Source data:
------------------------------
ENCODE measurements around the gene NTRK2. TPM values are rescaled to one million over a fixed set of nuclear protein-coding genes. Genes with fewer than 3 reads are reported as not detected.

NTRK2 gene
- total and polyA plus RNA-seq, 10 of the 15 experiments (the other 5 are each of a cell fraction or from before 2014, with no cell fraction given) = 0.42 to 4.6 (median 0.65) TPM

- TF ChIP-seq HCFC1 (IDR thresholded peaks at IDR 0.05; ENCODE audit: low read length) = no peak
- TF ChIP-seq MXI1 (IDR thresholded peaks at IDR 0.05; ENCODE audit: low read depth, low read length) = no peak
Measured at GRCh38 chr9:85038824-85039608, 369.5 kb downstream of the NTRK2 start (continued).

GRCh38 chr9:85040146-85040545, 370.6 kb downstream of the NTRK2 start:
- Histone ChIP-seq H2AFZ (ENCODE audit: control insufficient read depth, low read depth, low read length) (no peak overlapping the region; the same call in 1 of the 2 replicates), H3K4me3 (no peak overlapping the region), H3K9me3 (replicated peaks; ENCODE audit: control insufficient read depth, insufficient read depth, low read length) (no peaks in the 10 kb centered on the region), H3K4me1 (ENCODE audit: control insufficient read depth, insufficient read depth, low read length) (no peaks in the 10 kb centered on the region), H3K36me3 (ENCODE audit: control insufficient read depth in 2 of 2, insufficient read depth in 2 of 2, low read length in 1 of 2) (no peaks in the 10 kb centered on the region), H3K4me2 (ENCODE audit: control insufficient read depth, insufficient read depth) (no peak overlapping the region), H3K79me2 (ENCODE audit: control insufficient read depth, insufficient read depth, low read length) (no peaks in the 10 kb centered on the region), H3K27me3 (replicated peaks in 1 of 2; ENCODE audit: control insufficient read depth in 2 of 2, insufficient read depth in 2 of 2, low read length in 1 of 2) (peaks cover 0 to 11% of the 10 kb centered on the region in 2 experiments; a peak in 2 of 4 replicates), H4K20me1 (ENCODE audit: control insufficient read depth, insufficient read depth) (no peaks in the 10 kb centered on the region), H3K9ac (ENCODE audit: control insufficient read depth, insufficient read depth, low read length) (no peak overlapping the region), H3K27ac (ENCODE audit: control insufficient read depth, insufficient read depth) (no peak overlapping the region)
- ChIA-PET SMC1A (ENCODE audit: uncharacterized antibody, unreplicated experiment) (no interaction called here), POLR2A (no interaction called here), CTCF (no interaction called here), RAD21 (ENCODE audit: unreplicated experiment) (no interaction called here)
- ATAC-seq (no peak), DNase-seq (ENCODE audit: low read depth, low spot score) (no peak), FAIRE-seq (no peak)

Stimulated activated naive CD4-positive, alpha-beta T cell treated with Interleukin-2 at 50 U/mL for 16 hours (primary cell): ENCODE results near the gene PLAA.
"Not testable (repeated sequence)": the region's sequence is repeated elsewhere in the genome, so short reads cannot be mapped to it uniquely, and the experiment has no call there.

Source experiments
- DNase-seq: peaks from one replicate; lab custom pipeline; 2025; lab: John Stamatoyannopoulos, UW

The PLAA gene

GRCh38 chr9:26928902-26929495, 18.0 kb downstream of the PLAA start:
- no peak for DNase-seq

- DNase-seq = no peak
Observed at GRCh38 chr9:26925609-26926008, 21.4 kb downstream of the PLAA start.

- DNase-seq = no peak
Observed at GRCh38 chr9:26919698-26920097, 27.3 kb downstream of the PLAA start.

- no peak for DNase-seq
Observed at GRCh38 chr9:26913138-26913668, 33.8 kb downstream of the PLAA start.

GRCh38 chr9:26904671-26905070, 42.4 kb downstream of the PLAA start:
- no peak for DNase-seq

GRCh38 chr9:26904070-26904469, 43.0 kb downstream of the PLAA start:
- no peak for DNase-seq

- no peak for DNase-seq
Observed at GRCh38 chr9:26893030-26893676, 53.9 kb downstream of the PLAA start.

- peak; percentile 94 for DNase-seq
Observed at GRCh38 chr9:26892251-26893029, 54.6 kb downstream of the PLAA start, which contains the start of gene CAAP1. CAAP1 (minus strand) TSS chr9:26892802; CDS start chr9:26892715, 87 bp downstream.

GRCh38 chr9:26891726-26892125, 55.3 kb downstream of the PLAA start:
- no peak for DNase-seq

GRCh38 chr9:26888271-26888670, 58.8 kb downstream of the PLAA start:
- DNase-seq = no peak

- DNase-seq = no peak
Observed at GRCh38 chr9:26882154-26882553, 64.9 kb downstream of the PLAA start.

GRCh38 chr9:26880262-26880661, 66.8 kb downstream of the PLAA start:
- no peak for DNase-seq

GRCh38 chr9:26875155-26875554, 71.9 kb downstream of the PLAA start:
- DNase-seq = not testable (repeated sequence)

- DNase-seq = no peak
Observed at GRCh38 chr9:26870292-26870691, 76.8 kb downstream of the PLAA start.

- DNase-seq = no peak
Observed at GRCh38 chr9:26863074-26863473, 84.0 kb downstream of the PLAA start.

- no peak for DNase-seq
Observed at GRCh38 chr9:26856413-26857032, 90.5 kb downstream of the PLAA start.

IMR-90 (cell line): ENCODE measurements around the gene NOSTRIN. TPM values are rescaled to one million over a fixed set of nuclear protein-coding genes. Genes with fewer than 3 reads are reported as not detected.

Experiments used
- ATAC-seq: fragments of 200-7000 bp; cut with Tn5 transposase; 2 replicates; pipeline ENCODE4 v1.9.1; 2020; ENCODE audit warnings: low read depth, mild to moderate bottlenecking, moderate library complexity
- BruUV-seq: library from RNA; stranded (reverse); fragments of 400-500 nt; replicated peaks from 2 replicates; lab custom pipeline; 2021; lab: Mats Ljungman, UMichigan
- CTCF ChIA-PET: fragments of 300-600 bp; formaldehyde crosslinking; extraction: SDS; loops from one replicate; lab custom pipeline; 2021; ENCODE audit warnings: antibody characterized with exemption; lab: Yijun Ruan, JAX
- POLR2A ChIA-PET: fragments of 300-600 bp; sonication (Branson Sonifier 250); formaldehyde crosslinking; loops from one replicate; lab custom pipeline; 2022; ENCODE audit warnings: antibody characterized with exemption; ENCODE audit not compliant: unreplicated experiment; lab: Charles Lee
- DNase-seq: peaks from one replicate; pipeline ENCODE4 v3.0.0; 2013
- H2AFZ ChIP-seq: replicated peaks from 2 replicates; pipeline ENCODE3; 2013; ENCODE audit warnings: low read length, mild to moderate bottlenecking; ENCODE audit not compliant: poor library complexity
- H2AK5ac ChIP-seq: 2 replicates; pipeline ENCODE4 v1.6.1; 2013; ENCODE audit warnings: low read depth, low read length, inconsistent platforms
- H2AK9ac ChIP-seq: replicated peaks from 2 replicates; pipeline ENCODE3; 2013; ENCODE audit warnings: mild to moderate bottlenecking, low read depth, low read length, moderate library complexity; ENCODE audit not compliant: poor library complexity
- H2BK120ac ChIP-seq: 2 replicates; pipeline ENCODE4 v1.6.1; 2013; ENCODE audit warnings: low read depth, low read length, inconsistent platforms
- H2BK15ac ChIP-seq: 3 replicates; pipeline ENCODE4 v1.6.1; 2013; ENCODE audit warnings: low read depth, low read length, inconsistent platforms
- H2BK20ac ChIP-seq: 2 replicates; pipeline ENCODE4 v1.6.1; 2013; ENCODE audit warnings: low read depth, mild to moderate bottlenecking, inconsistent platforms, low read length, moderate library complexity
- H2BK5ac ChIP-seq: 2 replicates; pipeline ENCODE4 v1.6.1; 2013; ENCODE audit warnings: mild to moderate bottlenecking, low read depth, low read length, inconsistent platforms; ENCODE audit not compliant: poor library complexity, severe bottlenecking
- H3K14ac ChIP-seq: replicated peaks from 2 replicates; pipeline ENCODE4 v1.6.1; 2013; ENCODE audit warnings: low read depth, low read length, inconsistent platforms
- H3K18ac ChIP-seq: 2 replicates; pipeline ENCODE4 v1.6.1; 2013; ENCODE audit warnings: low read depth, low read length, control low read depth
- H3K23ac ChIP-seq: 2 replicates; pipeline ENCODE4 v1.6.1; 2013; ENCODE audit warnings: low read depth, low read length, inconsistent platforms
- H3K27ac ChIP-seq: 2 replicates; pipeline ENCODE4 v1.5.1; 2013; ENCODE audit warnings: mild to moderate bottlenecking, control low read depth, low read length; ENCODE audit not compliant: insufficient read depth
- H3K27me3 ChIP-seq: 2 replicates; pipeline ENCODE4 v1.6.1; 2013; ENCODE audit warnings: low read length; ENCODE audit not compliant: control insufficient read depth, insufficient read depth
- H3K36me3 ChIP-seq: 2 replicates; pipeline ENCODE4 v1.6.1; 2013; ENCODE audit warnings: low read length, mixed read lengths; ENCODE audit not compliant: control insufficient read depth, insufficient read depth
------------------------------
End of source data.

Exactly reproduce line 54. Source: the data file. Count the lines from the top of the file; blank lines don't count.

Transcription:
- DNase-seq: peaks from one replicate; pipeline ENCODE4 v3.0.0; 2013